Alabama carried out the first nitrogen gas execution in the U.S. on Thursday evening on convicted murderer Kenneth Smith.
The execution began at 7:53 p.m., and Smith was pronounced dead at 8:25 p.m., officials said, adding that the nitrogen flowed for about 15 minutes and that Smith had labored breathing.
"Smith was holding his breath as long as he could," Alabama Department of Corrections commissioner John Hamm said during a press conference on Thursday. "He struggled against this restraints a little bit, there’s some involuntary movement and some agonal breathing. So that was all expected."
Smith was convicted of the 1988 murder-for-hire killing of a preacher's wife, Elizabeth Sennett. He had served 35 years in prison and was scheduled to be executed in November 2022, but the attempted lethal injection failed after Atmore prison staff members were unsuccessful in finding a suitable vein for the needle, according to NBC News.
Before Smith's execution via nitrogen gas, the Supreme Court rejected his legal team's appeal to stop the execution. Smith's lawyers argued the untested method could have led to prolonged pain and suffering.
State officials previously testified in court that nitrogen gas is "painless and humane."
Smith had nine visitors before his execution on Jan. 25, and had a final meal of steak, hashbrowns and eggs, according to the Alabama Department of Corrections.
According to media witnesses inside the chamber, Smith made a lengthy final statement before he was executed.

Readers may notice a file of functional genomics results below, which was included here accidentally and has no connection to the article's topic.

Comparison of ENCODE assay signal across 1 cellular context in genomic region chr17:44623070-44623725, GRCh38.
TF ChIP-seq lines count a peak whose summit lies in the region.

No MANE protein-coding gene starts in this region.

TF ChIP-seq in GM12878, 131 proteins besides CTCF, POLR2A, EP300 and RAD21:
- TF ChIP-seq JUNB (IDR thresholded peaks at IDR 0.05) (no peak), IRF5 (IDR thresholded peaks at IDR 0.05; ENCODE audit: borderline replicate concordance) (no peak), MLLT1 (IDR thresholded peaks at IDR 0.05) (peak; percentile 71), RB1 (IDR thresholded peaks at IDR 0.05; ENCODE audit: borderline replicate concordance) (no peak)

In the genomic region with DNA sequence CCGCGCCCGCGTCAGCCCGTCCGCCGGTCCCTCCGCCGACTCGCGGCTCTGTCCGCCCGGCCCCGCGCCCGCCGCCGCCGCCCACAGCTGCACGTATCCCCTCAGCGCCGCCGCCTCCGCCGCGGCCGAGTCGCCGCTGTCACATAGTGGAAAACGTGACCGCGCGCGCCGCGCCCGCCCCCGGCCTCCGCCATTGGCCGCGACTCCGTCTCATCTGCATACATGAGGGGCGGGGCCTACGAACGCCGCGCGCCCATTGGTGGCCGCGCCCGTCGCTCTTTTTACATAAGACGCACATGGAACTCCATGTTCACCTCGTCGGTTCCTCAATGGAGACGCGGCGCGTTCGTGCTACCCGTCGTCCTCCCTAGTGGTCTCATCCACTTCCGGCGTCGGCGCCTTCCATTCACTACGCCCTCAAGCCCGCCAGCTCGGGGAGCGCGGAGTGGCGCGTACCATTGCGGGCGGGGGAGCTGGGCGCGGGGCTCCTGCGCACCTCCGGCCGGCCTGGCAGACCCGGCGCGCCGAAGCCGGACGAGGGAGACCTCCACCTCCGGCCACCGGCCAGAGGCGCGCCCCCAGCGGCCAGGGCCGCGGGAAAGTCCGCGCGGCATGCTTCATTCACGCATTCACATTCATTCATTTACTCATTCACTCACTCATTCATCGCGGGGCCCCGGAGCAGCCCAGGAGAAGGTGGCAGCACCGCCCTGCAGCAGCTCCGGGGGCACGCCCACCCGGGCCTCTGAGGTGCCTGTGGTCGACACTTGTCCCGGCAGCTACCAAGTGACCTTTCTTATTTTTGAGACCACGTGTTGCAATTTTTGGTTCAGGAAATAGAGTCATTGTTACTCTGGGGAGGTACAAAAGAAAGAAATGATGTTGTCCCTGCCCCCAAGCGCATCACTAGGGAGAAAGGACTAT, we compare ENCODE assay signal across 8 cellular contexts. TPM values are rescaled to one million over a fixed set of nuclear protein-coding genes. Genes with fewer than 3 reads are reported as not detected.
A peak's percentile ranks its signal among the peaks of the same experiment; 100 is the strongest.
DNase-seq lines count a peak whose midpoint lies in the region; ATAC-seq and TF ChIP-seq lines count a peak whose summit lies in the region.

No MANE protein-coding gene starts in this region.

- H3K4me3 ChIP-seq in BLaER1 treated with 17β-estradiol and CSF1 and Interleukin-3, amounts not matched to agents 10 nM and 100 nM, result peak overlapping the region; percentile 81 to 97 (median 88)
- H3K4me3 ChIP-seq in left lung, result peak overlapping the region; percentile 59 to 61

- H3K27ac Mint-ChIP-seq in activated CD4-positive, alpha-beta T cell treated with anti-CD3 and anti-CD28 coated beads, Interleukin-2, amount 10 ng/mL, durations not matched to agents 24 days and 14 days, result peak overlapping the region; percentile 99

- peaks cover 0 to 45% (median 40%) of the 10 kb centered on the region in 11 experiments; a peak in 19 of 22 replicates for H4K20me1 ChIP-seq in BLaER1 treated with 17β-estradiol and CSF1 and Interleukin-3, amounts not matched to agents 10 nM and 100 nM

"Tonight Alabama caused humanity to take a step backward," Smith said. "I’m leaving with love, peace and light."
He also made the sign for "I love you" in sign language facing the room where his family was seated, according to the media witnesses.
The media witnesses reported Smith appeared to be conscious for several minutes into the execution. Smith shook and writhed on the gurney for about two minutes, followed by several minutes of deep breaths, according to the media witnesses.
"We are deeply saddened that the state of Alabama and the Alabama Department of Corrections have executed Kenneth Eugene Smith," Smith's legal team said in a statement to NBC News. "Nothing can undo the tragic consequences of the actions for which he was convicted, including the pain of the Sennett family and friends. Kenny’s life, however, should be considered in its full context."
His attorneys added Smith was only subject to execution because his trial judge "applied a since-repealed Alabama statute to override the jury’s 11 to 1 determination that his life should be spared," noting the practice is unavailable under current Alabama law, and has also been declared unconstitutional by the Supreme Court.
The Alabama Attorney General's Office did not immediately respond to a request for comment from NBC News, but Alabama Attorney General Steve Marshall said in a Jan. 25 statement that "justice has been served."
Rev. Jeff Hood, Smith’s spiritual advisor, also witnessed the execution.
"We also saw correction officials in the room who were visibly surprised and how bad this thing went," Hood said during a press conference.
The family of Sennett, who were also present for the execution, reflected on the impact of Smith’s crime.
"Kenneth Smith made some bad decisions 35 years ago and his death was paid tonight," said Mike Sennett, Elizabeth Sennett’s son.
Smith’s remains will be released to the Escambia County Coroner, which will be transported to a mobile lab for a postmortem examination, according to the Alabama Department of Corrections.